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In vitro efficacy of antifungal agents alone and in shampoo formulation against dandruff‐associated Malassezia spp. and Staphylococcus spp


Leong, C; Schmid, B; Buttafuoco, A; Glatz, M; Bosshard, P P (2019). In vitro efficacy of antifungal agents alone and in shampoo formulation against dandruff‐associated Malassezia spp. and Staphylococcus spp. International Journal of Cosmetic Science, 41(3):221-227.

Abstract

Objective
Dandruff is a complex skin condition characterized by unpleasant itching and flaking of the scalp. It is primarily attributed to the over colonization of Malassezia yeasts such as Malassezia globosa and Malassezia restricta. Some studies also suggest the involvement of staphylococci bacteria in dandruff disease pathogenesis. We aimed to access the effectiveness of anti‐dandruff treatments by determining the efficacy of the active antifungal agents alone or in commercial shampoo formulations against Malassezia and Staphylococcus.
Methods
The minimum inhibitory concentrations of three anti‐dandruff shampoo antifungals (zinc pyrithione, ketoconazole and ciclopirox) and the witch hazel extract, hamamelitannin were tested against commensal Malassezia and Staphylococcus species using broth microdilution methods. In experiments simulating shampoo exposure and washing conditions on the scalp, we also tested the ability of the above agents in shampoo formulation (Head and Shoulders® (H&S), Ketomed®, Sebiprox®, Erol Healthcare Hair Shampoo® respectively) along with a generic over‐the‐shelf shampoo to inhibit microbial growth.
Results
Ketomed® and H&S shampoo were the most effective treatments against Malassezia in in vitro assays and washing simulation experiments. Erol Healthcare Hair Shampoo® was less effective against Malassezia as it required a longer contact time to achieve growth inhibition for some species. Sebiprox® showed variable efficacy in washing and contact time experiments whereas the generic over‐the‐shelf shampoo was the least effective in inhibiting Malassezia and Staphylococcus growth.
Conclusion
From these findings, it is reasonable that patients with dandruff may benefit from applying specific antifungal shampoo although results may vary with microbial species, time of contact and shampoo formulation components.

Abstract

Objective
Dandruff is a complex skin condition characterized by unpleasant itching and flaking of the scalp. It is primarily attributed to the over colonization of Malassezia yeasts such as Malassezia globosa and Malassezia restricta. Some studies also suggest the involvement of staphylococci bacteria in dandruff disease pathogenesis. We aimed to access the effectiveness of anti‐dandruff treatments by determining the efficacy of the active antifungal agents alone or in commercial shampoo formulations against Malassezia and Staphylococcus.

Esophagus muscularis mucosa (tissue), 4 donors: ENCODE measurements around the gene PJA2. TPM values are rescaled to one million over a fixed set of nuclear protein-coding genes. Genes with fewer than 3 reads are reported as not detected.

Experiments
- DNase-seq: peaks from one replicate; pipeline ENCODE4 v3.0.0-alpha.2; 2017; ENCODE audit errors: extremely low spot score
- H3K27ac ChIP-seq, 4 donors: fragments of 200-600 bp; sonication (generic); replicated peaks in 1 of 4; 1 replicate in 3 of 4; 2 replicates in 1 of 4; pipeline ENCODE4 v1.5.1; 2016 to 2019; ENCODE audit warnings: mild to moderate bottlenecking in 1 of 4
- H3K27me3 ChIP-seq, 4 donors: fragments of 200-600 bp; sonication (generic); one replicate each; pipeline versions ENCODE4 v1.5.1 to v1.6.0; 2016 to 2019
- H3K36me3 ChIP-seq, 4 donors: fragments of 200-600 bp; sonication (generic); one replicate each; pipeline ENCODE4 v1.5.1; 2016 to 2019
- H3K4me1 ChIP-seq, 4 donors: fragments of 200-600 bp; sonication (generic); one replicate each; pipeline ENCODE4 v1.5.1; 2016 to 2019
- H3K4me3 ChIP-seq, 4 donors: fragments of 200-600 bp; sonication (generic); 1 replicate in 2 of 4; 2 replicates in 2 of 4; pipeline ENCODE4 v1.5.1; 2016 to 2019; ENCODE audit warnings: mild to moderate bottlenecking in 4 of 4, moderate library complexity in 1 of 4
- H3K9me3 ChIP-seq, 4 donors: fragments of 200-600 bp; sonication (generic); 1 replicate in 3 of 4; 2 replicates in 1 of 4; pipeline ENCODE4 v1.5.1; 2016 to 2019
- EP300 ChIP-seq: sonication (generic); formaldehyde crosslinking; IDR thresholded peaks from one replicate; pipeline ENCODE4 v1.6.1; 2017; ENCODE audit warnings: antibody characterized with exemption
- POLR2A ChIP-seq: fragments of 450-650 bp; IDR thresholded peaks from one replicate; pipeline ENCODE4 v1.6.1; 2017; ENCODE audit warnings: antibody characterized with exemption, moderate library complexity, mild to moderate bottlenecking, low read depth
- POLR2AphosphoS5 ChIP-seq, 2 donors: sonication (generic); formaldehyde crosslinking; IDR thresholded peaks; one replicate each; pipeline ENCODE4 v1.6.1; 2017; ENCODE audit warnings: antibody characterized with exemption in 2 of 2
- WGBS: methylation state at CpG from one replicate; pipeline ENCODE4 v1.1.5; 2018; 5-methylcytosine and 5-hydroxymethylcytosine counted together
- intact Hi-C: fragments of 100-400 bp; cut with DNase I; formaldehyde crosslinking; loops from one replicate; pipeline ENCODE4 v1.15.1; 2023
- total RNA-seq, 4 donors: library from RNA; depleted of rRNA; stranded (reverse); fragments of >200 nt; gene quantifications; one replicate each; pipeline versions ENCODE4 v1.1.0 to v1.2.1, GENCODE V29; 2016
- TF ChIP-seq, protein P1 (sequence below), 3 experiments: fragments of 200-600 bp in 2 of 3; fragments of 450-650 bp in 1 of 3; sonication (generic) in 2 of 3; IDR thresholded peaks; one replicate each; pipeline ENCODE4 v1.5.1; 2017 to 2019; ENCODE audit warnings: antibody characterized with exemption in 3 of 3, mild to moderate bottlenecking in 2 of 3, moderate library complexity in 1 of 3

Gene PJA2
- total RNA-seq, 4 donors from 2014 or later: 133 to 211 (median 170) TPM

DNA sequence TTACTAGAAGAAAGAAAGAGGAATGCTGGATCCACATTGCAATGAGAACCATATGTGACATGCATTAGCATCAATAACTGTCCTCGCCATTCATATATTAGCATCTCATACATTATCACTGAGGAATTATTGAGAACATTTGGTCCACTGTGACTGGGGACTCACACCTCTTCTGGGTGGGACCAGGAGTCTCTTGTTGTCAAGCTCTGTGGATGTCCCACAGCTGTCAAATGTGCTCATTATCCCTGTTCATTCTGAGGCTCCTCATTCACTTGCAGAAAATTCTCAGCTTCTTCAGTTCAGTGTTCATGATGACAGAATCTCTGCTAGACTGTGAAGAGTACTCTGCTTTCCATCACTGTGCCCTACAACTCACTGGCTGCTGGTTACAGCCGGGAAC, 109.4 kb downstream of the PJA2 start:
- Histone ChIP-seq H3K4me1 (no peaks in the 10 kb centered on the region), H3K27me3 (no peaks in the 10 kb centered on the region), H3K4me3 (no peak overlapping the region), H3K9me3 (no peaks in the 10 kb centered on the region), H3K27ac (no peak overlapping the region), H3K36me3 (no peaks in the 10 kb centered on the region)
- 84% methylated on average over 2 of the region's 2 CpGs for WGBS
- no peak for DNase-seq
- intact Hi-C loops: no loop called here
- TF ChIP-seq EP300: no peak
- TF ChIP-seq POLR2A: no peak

Methods
The minimum inhibitory concentrations of three anti‐dandruff shampoo antifungals (zinc pyrithione, ketoconazole and ciclopirox) and the witch hazel extract, hamamelitannin were tested against commensal Malassezia and Staphylococcus species using broth microdilution methods. In experiments simulating shampoo exposure and washing conditions on the scalp, we also tested the ability of the above agents in shampoo formulation (Head and Shoulders® (H&S), Ketomed®, Sebiprox®, Erol Healthcare Hair Shampoo® respectively) along with a generic over‐the‐shelf shampoo to inhibit microbial growth.
Results
Ketomed® and H&S shampoo were the most effective treatments against Malassezia in in vitro assays and washing simulation experiments. Erol Healthcare Hair Shampoo® was less effective against Malassezia as it required a longer contact time to achieve growth inhibition for some species. Sebiprox® showed variable efficacy in washing and contact time experiments whereas the generic over‐the‐shelf shampoo was the least effective in inhibiting Malassezia and Staphylococcus growth.
Conclusion
From these findings, it is reasonable that patients with dandruff may benefit from applying specific antifungal shampoo although results may vary with microbial species, time of contact and shampoo formulation components.

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Additional indexing

Item Type:Journal Article, refereed, original work
Communities & Collections:04 Faculty of Medicine > University Hospital Zurich > Dermatology Clinic
Dewey Decimal Classification:610 Medicine & health
Scopus Subject Areas:Physical Sciences > Chemistry (miscellaneous)
Life Sciences > Aging
Life Sciences > Pharmaceutical Science
Life Sciences > Drug Discovery
Health Sciences > Dermatology
Physical Sciences > Colloid and Surface Chemistry
Uncontrolled Keywords:Colloid and Surface Chemistry, Ageing, Chemistry (miscellaneous), Drug Discovery, Pharmaceutical Science, Dermatology
Language:English
Date:9 May 2019
Deposited On:22 Aug 2019 11:07
Last Modified:29 Jul 2020 11:13
Publisher:Wiley-Blackwell Publishing, Inc.
ISSN:0142-5463
OA Status:Closed
Publisher DOI:https://doi.org/10.1111/ics.12525

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